I’m a movie fiend. When I watch a movie, I very thirstily & feverishly deconstruct its building blocks – Casting, Screen Play, Background Score, Dialog Delivery, Costumes et al. I’m passionately in love with movies. When I was a kid, I yearned to make movies. I used to stand before a mirror & emote, observing what angles worked & what didn’t. I would sit behind the clump of Frangipani trees in the yard & clinically dissect passers-by. Their body language, diction, their clothes. In retrospect, I must have unnerved & freaked people out with my pitiless ogling.
I never entered Show Business. Instead, I became a Software Engineer. I’m not exactly heart-broken, because I’m a philanderer: Film Making is only 1 of my many loves. In turn, I’ve desperately wanted to be an Architect. Cryptographer. Musician. Physicist. Writer. Chef. Astronaut. And curiously enough, Fighter Pilot. In my first year in the Engineering school, I fell inexorably in love with Computers – it had me from “Hello World”.
Those who can’t make movies, watch them. I sate myself by reading about the craft & by devouring truckloads of movies. A good movie is a story on an acid trip – Vivid images hitherto unseen carve themselves on the brains of the viewers, like a hallucination. A bad movie is like a wet dog – it stinks, its messy, it can be shaken off easily & it never makes a lasting impression. I’m very particular about the kind of movies I watch – After all, you devote 2 to 3 hours of your time to watch a movie. Its an immersive medium, where you have to stay interested. I only watch movies that I think are good, whose Rotten Tomatoes rating is high or whose story-line I think will hit the high notes. The rest are simply not worth my time.
I used to watch TCM (Turner Classic Movies) & AMC (American Movie Classics) regularly when we lived in the US. In India though, good movie channels that carry Subtitles are rare. We rent videos from Cinema Paradiso, a store that has an eclectic collection. I hit the mother-lode this weekend – I laid my hands on a Sinhala movie – Pavuru Valalu, with English subtitles.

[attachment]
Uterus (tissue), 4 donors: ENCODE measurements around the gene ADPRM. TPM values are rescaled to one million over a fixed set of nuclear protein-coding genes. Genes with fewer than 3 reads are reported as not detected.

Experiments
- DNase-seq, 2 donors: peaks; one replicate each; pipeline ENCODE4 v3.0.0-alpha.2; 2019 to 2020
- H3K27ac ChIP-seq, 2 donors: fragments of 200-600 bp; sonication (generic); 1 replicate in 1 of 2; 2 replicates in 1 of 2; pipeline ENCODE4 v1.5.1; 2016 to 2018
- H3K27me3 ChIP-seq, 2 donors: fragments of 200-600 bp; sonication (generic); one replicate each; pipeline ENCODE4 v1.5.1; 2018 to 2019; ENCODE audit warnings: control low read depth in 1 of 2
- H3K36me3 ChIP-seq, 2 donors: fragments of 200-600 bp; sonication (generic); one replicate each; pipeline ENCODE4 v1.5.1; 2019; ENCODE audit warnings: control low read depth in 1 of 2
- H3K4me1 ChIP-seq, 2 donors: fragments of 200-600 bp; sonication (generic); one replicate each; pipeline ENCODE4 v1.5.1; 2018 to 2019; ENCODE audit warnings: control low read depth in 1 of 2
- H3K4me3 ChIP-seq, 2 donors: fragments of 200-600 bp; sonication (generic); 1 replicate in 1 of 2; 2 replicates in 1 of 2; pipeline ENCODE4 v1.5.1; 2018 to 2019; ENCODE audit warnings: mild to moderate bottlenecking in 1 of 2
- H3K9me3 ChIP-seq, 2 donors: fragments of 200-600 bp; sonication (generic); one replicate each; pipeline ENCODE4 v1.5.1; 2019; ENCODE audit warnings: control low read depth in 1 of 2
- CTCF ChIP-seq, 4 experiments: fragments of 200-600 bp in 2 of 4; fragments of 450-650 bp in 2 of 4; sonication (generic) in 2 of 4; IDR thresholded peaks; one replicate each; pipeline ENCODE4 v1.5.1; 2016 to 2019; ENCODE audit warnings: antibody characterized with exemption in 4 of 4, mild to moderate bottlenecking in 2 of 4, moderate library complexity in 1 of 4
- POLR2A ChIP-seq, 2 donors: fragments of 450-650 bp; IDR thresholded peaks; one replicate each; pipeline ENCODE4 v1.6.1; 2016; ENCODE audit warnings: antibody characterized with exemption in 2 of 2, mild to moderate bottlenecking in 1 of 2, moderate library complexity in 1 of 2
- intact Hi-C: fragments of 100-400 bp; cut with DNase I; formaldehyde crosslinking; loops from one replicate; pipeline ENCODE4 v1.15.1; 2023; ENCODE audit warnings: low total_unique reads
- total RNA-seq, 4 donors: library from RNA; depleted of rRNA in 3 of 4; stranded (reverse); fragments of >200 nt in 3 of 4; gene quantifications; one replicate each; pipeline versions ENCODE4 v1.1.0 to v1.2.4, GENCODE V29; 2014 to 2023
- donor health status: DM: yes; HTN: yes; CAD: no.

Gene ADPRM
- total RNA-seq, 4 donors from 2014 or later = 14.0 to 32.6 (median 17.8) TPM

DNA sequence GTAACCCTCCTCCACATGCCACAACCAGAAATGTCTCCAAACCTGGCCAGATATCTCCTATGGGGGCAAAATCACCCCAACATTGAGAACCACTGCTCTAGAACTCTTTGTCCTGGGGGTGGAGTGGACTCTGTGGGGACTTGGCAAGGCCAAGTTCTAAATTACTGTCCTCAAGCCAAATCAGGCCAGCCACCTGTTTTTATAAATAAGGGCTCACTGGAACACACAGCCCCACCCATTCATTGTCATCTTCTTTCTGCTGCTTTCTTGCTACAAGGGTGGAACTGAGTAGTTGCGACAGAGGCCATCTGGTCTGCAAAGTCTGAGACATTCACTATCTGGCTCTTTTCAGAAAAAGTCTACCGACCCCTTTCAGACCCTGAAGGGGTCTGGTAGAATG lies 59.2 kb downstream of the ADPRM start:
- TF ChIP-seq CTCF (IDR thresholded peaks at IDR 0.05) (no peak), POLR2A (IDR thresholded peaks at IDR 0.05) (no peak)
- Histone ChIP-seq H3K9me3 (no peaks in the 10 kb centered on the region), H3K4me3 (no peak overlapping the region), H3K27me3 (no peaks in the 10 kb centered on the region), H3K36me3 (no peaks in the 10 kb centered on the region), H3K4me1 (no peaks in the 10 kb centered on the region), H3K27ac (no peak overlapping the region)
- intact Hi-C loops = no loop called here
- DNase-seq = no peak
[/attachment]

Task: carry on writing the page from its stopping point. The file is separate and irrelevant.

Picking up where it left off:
Now, About Pavuru Valalu
Loosely translated, “The Walls Within” – is set in the 1960s Galle in Sri Lanka. It has a simple story-line – Lovers separated during WW-II meet after a gap of 25 years. The lady is married, has 2 daughters & her husband has abandoned her. When the movie unwinds, the director’s sympathy for the lead pair’s predicament comes thru with lyrical perfection. Without being judgmental, the movie poignantly captures the society recoiling in horror at this state of affairs.
The protagonists Victor & Violet are essayed admirably al dente by Tony Ranasinghe & Nita Fernando. None of the actors spout reams of dialog – their silences, little gestures & eyes convey much more than mere words could. Luckily for us, the Casting Director gave Miss Sri Lankas & Mister Colombos a pass. Instead, actors have been chosen primarily for their prowess & their suitability for the role. The young women in the movie have wide hips or big butts. Young men don’t flash six-pack Abs. Instead of fixating on their physique, the actors have focused on effectively conveying their turmoil thru nuanced expressions & dialog delivery. It is sheer poetry in celluloid.
The movie will haunt me – because it is so raw, so natural. The entire movie is shot in a typical middle class dwelling, with peeling plaster & green algae in the outer walls. Actors wear rumpled clothes when they are at home – not designer threads. And the women are not painted like street-walkers waiting for their Johns. Not a single actor resorts to histrionic pyro-techniques – for they know that over-acting & bad-acting are synonyms.